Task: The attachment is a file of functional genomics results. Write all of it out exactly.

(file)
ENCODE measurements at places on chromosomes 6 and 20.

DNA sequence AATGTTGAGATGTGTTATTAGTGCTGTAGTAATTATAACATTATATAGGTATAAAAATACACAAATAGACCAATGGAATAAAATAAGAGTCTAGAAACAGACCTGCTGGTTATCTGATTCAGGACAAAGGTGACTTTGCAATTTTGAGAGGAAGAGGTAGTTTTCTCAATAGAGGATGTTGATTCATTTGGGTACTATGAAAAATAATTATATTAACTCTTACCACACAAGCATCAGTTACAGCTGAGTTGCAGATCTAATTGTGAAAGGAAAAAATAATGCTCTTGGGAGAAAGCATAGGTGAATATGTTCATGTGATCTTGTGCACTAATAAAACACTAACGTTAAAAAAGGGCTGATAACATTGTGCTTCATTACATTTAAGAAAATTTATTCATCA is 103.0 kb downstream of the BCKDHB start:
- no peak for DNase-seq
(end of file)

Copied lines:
ENCODE measurements at places on chromosomes 6 and 20.

DNA sequence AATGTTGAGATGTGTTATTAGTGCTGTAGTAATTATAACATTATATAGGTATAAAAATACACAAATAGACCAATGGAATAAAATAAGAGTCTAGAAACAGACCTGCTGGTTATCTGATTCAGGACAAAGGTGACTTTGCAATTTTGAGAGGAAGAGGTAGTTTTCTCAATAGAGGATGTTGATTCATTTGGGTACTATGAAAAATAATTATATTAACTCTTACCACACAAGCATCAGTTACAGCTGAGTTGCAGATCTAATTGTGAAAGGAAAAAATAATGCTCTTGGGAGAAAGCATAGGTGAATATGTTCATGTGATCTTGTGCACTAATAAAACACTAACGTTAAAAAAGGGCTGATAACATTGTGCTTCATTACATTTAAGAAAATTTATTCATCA is 103.0 kb downstream of the BCKDHB start:
- no peak for DNase-seq